Ukrainian-born Alexandria resident Svitlana Yarymova said she was proud of how her country has united not only to help its people but how they have been defiant in the face of Russia’s latest armed attack against Ukraine.
“Ukrainians are [a] very potent nation and [have] overcome consequences of war, as we did this through our history full of famine and wars. As we say in Ukraine: We baptized Russia, so we will bury it,” Yarymova said.
Yarymova was in Ukraine in 2014 during the Maidan Revolution, a series of violent encounters between police and protesters in Kyiv that ultimately led to the overthrowing of Ukraine’s government at the time. The protests began in November 2013 in response to then-President Viktor Yanukovych’s decision not to have Ukraine join the European Union, instead opting to pursue closer ties with Russia.
Following the 2014 revolution and the formation of a new government, pro-Russian segments of the Crimean Peninsula within Ukraine began to call for secession. In March 2014, Russia deployed troops into Crimea and southeast Ukraine, quickly establishing control of the region.
Ukraine’s history is full of resistance, survival and violent clashes with powerful regimes, including Russia and Nazi Germany, which occupied Ukraine during World War II. Yarymova said the battles fought in 2014 proved to her that Ukrainians will fight for their country – something that has been proven again in the current war with Russia.
“The last [several] days showed their heroism and bravery from a different light. We have been a very peaceful nation and never started any conflict, but we become a nation of warriors when others attack us,” Yarymova said. “For centuries, Ukrainians fought for their freedom. I pray this one is the last one that will definitely end with our victory.”
According to Stafiychuk, the Russian invasion of Crimea in 2014 prepared both the Ukrainian military and civilian population for a future Russian invasion.
“People have been through this and they’ve learned, logistically, how to support each other and respond quickly either in terms of helping the army or each other,” Stafiychuk said. “I’m in the same mode. I’m doing work, but the next moment someone calls [me] – despite the fact that I’m in the U.S. – because they know that I know someone across the ocean.”
The last time Torpedo Factory artist Tatyana Shramko went back to Ukraine was in 2019, as part of an art project. Before that, she hadn’t stepped foot in her childhood home of Kharkiv since World War II, when she fled Ukraine with her family.
Despite the intervening decades, Shramko’s memory of the city she grew up in was as concrete as if it was written in stone. She remembered the streets, the well she used to draw water from, the place she used to play with her favorite ball and the government building where her father was imprisoned, tortured and eventually executed.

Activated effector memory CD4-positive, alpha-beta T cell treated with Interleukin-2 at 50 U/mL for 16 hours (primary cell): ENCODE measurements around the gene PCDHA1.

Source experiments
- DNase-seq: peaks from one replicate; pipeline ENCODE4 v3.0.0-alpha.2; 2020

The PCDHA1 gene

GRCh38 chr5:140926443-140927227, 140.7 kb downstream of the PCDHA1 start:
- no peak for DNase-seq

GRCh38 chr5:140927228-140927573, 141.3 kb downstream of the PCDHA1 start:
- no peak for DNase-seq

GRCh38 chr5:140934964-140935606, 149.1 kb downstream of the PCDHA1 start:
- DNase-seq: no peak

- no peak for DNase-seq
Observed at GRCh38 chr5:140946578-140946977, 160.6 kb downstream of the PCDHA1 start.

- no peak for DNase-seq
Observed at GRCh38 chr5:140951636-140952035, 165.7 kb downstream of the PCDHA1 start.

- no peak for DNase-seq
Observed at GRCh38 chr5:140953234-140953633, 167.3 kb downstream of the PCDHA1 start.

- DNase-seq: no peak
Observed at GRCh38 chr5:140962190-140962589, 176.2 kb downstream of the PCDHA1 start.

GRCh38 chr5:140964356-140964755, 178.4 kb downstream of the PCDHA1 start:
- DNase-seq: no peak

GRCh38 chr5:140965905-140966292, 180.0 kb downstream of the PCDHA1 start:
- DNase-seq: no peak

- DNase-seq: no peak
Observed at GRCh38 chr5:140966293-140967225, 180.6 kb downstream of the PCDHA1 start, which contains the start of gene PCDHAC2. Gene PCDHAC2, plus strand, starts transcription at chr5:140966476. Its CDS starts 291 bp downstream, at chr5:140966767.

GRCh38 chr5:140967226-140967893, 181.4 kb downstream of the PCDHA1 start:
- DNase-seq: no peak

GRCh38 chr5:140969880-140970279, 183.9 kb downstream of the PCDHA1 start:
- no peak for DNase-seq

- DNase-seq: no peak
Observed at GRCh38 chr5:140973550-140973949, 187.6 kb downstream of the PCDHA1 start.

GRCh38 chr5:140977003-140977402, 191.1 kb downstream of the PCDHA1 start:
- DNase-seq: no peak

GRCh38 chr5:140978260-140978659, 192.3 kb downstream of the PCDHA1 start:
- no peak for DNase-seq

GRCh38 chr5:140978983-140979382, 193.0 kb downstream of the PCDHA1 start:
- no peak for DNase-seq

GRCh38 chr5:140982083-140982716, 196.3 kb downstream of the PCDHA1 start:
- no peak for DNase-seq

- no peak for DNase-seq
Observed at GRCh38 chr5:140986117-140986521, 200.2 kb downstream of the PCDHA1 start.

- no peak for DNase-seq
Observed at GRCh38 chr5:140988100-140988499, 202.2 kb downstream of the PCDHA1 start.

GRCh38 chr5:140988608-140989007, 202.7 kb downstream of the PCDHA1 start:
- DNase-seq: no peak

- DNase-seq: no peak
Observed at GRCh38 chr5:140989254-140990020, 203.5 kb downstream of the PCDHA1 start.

Shramko lived in Kharkiv during a devastating time for the city. Kharkiv was seized from Russia by Nazi Germany in 1941. The Red Army then attempted to recapture the city in 1941 but failed to do so. Subsequently, Kharkiv passed back and forth between German and Russian control several times between 1943 and 1945, and the city was almost razed to the ground in the process.
In 2019, the streets were the same and Shramko’s memories were intact, but the city had changed. Kharkiv was vibrant and full of food, culture and life. An influx of students and young people from across the world had come to the city to attend the National University of Kharkiv.
“To think that suddenly all of that is in the process of being destroyed,” Shramko said. “… It was incredible, and I cannot believe that now there’s war again and destruction. To be honest with you, the type of war that we have now in our society – weapons of mass destruction, electronics and computer destruction, false information – is by far worse than I’ve experienced.”
During Shramko’s visit in 2019, she saw what Ukraine had become. But she said there was still a lingering sentiment among Ukrainians that it could all disappear at any moment, a fear that has been borne out this week.
Home away from home
Stafiychuk is across the Atlantic, but he has been heartened to see his new home express solidarity with Ukraine. Alexandria City Hall and the George Washington Masonic National Memorial were illuminated with the colors of the Ukrainian flag this past week, and his neighbors and fellow residents have reached out looking for ways to help Ukraine and its people.
“When I saw Alexandria lighting [the George Washington Masonic National Memorial] in Ukrainian colors, I dropped a couple of tears,” Stafiychuk said. “It was so amazing to see and feel that I’m part of this community. … I’m just happy to be here and very grateful to people in general. I can’t even speak now because I have tears in my eyes. This overwhelming support is amazing.”